• Both the Orthodox and the Catholic churches in all three towns have been beautifully decorated by monks from the monasteries. The churches are open to the public from 10:00 a.m. to 5:00 p.m., Monday through Saturday. There is no fee, but donations are welcomed.
  • If you are looking for theme parks and mad activity, this is not the place for you. There are heavy fines for public drunkenness.
  • Tourism now contributes to about 50% of the Republic’s GDP.


  • Olive (Olea europaea) oil is the major export of the Monastic Republic. Every monastery has olive trees. Each one harvests its own olives from mid-September to mid-November. Both table olives and olive oil are processed. The average yield of an olive tree is two kg. of oil. As there are upwards of 3,500 olive trees on the Holy Mountain the average annual production is 7,000 kg. (8 tons) of oil. Some of the oil is kept by the monasteries for their own purposes. The rest is shipped to the Lowland for local consumption or for export. Most of the oil is exported to the Hellenic Empire and added to their olive oil export. Because of the terrain, virtually all the olives are picked by hand. This results in a massive project for the monks in the autumn, with all able-bodied monks taking part. If a monastery is short-handed, it may request help for the duration of the harvest from other monasteries. Since all the processing takes place in the monasteries, viewing the processing is not available to the tourist, although the pilgrim may request to watch, or even join in!
  • Every monastery has vineyards (Vitis vinifera) and makes its own wine. In 1945, the monasteries agreed to divide the grapes produced into two groups. It was agreed that, on the north coast, once the current Xinómavro vines died, were burned, etc., they would be replaced with the Assyrtíko variety to make a white wine. The monasteries on the south coast would continue with the Xinómavro vines to produce a red wine. The Monastery of St. George the Painter, at a higher altitude than the other monasteries, asked for an exception in order to make an ice wine, using the Riesling grape. The monastery grows enough grapes to make its own wine for table consumption and sacramental use. The harvest of the ice wine grapes is later in the season, after the frost. This ice wine is not drunk by the monks, but is sold for local consumption. The complete processing of the wines takes place in the monasteries. What is not used by the monks is sold to the local communities.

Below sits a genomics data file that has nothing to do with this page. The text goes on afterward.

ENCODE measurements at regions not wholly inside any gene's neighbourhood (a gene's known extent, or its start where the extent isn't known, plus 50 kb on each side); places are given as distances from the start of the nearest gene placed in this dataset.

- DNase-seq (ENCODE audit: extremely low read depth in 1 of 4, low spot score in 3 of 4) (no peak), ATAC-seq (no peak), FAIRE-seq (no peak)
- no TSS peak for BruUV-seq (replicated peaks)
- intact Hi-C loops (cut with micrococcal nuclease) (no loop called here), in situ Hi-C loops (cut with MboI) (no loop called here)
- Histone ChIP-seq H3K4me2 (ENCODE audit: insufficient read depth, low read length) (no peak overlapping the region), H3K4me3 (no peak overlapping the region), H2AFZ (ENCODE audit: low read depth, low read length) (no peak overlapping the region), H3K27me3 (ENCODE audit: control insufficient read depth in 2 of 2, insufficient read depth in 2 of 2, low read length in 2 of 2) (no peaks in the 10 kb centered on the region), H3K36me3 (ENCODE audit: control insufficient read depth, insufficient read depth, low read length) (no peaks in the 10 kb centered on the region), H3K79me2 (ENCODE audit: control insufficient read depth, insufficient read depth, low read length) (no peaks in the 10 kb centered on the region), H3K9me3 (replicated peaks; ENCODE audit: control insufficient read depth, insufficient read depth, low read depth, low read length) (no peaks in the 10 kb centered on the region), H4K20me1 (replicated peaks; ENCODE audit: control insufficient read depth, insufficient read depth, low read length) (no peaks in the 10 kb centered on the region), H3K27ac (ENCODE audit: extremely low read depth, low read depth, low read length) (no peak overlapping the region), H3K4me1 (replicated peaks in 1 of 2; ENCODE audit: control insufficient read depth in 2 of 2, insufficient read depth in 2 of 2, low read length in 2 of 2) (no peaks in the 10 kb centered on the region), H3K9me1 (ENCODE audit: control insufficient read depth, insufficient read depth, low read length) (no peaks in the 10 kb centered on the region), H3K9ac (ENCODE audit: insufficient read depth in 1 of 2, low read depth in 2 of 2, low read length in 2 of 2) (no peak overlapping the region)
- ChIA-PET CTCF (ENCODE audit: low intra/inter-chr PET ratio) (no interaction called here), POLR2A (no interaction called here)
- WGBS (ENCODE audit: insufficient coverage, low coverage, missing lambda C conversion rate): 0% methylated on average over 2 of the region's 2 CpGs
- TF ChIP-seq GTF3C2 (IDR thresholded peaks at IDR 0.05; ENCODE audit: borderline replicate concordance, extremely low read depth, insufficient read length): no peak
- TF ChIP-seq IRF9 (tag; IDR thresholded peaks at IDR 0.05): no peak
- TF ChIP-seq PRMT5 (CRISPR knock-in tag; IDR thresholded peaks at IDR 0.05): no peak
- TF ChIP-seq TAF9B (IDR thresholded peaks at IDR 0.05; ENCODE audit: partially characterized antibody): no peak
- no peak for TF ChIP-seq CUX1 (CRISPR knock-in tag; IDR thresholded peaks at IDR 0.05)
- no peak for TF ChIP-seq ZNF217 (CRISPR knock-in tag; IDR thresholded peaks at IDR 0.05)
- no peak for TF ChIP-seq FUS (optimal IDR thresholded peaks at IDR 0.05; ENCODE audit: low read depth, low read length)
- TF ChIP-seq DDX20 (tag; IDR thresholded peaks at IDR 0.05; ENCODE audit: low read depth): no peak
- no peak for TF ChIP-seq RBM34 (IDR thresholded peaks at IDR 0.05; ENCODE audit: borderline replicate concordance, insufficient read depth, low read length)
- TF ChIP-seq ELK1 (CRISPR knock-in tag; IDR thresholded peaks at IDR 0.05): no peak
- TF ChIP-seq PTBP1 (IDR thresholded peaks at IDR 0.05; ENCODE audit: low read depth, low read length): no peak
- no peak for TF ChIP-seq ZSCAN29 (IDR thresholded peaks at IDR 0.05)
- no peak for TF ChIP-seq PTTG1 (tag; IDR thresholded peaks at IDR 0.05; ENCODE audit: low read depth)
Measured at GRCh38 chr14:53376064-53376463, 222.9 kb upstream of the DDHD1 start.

• The labels on these wines are very simple. They show a picture of the monastery and its name, the name of the grape used, and the year of the vintage. This is as good as any d’origine controlée designation.
    • The householder is also permitted to make homemade wine, but this may not be sold. This includes tsiróp (τσιρόπ), a grape liqueur.
  • The monastery of Sts. Peter and Paul was, in 1544, given the exclusive right to harvest the chestnuts (Castanea sativa) that grow on the Holy Mountain. They do enlist other monasteries is this task, but all the chestnuts are brought to the monastery. The harvested nuts are not eaten. The total crop is used to make a chestnut liqueur (καστανάκ Πετροπάυλου, kastanák Petropávlou) which has become a distinctive part of the Athonite cuisine. The monks do not drink it but export it to the Lowland where it is drunk locally and also exported.
  • The Monastery of the Annunciation has a cherry (Prunus avium) orchard. They make a liqueur from the fruit which they sell. The monks do not drink the liqueur (κερασάκ , kerasák ) but export it to the Lowland where it is drunk locally and also exported.
  • All of the twenty monasteries have bee hives. Honey is the only sweetener used on the Holy Mountain, although sugar is imported for use in the Lowland and the Isles. The Cambrian monks at the monastery of St. Nicholas brew a mead (υpδρόμελ, idrómel) for export. This monastery also has a very large rose (Rosa canina) garden. The roses are processed for rose water, attar of roses and rose hips, all of which are exported to the Lowland.
  • Every available hectare of the Lowland, and several on Amoulián Island, is devoted to the growing of wheat (Triticum aestivum). 100% of the wheat grown is used in the making of bread. The Monastic Republic is self-sufficient in bread and no wheat is exported. After harvest, those who own donkeys may let them forage in the harvested fields. It is necessary to have a license to do so and these may be obtained for M1 from the office of the Hegumen Seneschal. The stalks on Amoulián Island are fed to the goats. The farming vehicles used for planting and harvesting the wheat are one of the few categories of fossil-fuel vehicles permitted in the Monastic Republic.